Your Baby’s Bottom Line “Wreaking havoc.”

Source: Laura Klein - organic food, organic living.

That’s how Carolyn Grogan, owner of the Housatonic, Massachusetts-based environmental retailer Mama’s Earth, describes pesticide use in today’s cotton industry-and it’s of particular concern when it comes to your baby’s health.

Cotton-the fabric used to make cloth diapers for decades-is one of the most "pesticide-intensive" crops worldwide, Grogan notes.

"These pesticides are very effective because they’re strong and long-lived," she tells "They pollute soil for years, draining it of nutrients, forcing the use of more dangerous fertilizers and eventually making the soil unsuitable for farming. This is what is meant by ‘unsustainable’ agriculture."

And it’s also an "unsustainable" option for your baby’s bottom. Harmful chemicals and toxins in synthetic fertilizers irritate the skin before being absorbed by the body. By choosing organic cotton diapers, you eliminate these risks entirely. As a bonus, your diapers will remain soft after each washing, yet retain their durability.

Disposable diapers like Pampers should be avoided at all costs, says Natalie Schuhler, co-owner of Punkin-Butt and All Natural Mamas, two Castaic, California-based companies that specialize in cloth diaper products and natural parenting tools, respectively-not to mention the mother of two children. Just consider the following health issue: In 1955, 100% of American babies wore cotton diapers, and only 7.1% of them experienced diaper rash. Fast-forward to 1991, when 90% of U.S. babies wore disposable diapers-and a whopping 78% suffered from diaper rash.

"In the ultra-absorbency disposable diapers, sodium polyacrylate is so absorbent that it has been associated with bleeding and skin lacerations," she tells "It can absorb more than just urine, drying a baby’s skin so severely that it cracks and bleeds. We frequently get parents searching for alternatives for their sensitive-skin babies, and they find relief in cloth diapers."

From an environmental perspective, disposable diapers continue to fill landfills around the world, creating a seemingly eternal biohazard. By contrast, washing organic cotton diapers at home uses surprisingly little water: 6% of a household’s total water usage for top-loading washers and 3% for front-loading washers, Schuhler says.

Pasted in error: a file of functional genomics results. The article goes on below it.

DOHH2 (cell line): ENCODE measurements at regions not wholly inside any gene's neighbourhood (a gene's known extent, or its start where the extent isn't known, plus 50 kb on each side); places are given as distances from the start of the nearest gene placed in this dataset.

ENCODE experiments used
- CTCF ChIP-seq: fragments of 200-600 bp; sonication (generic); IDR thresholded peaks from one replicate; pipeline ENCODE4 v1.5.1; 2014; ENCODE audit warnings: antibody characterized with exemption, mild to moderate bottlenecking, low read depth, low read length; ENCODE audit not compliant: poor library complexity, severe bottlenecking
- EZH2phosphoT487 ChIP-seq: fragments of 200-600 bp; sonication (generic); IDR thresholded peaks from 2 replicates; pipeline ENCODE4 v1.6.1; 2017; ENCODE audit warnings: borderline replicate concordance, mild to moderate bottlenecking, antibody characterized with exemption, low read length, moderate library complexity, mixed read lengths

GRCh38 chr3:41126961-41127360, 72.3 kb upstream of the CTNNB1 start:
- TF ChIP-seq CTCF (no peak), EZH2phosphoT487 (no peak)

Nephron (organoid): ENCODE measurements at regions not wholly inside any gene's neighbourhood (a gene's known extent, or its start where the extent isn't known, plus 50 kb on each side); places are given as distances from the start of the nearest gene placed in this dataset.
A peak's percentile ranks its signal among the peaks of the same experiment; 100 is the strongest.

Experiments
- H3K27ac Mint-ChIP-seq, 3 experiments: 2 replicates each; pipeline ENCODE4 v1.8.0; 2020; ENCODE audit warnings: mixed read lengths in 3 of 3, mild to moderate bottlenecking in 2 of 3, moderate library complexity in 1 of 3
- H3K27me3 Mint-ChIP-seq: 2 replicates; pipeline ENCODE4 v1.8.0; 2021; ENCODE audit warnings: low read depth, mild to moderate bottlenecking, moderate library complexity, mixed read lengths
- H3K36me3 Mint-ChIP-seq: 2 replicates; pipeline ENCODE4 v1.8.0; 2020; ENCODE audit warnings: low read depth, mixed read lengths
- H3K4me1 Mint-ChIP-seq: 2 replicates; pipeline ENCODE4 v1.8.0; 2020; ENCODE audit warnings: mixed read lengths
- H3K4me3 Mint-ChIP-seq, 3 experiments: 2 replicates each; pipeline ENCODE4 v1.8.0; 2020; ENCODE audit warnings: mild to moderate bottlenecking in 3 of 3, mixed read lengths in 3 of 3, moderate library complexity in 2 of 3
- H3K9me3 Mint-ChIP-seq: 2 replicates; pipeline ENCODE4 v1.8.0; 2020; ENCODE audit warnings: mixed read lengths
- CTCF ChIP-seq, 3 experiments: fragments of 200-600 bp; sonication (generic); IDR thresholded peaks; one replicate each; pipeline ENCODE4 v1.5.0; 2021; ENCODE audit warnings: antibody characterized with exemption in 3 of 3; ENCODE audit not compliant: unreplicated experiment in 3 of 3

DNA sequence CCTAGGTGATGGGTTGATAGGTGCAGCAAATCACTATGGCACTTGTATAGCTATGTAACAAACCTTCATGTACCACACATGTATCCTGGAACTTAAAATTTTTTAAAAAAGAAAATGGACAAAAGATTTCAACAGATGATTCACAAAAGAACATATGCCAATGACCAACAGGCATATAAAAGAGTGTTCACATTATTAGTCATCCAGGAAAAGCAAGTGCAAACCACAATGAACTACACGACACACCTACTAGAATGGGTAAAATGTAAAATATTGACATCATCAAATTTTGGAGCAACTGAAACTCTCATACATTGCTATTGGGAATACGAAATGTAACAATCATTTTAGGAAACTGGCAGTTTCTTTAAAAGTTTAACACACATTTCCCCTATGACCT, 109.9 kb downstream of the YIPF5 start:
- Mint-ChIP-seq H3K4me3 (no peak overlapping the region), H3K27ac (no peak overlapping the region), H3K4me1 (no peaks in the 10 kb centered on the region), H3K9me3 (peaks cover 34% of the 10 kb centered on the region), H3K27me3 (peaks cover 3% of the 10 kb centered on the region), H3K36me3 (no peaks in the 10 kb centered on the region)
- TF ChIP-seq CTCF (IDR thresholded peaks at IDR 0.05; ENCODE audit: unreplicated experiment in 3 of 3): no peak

She provides the following price-comparison chart:

Diaper Type Total Cost Based on 6,750 diaper changes Price Per Change
Cloth diapers (washed at home) $778.05 12¢
Cloth diapers (diaper service) $2,133.00 31¢
Disposable diapers $2,530.00 37¢

"In the summer, we use more water to keep our lawn green than we do to wash our diapers," she says. "Although the environment was not a main factor in my choice to use cloth diapers, using them has made me more aware of our environment and what my family can do to preserve it. It is very satisfying to know that I’m making good choices for my children’s immediate health and well-being, as well as their future."

Choose an ecologically friendly detergent, Schuhler advises. (You must use detergent-not soap-for adequate cleaning.)

"There are some brands that are better than others," she says, "and one that we love is Bi-O-Kleen. They have a product called Premium Laundry Powder that is safe and effective to use on cloth diapers. We suggest that parents read the labels of the products they purchase and avoid phosphates, perfumes and chlorine bleach.

If you dread the thought of poking yourself with diaper pins and trying to solve the "origami" of the proper diaper fold, you can relax.

"Gone are the days of rubber pants and pins," Schuhler says. "New designs and fabrics are replacing the old styles, making it easy and fun to cloth-diaper.

"The goal of being more health- and environmentally conscious, living naturally, and avoiding chemicals and toxins is a fast-growing movement," she adds. "Families of young children are especially dedicated to finding the best products and making the best decisions. Cloth diapers are inevitably discovered along this more natural lifestyle path!"

If you would like to learn more about organic living for you and your baby, check out Ever-So-Easy Organic Baby Food and Oh! Baby.

Laura Lynn Klein is the Publisher and Editor of makes it easy to add a little green to your life, covering everything from organic food, living, gardening, health, beauty and sustainable living.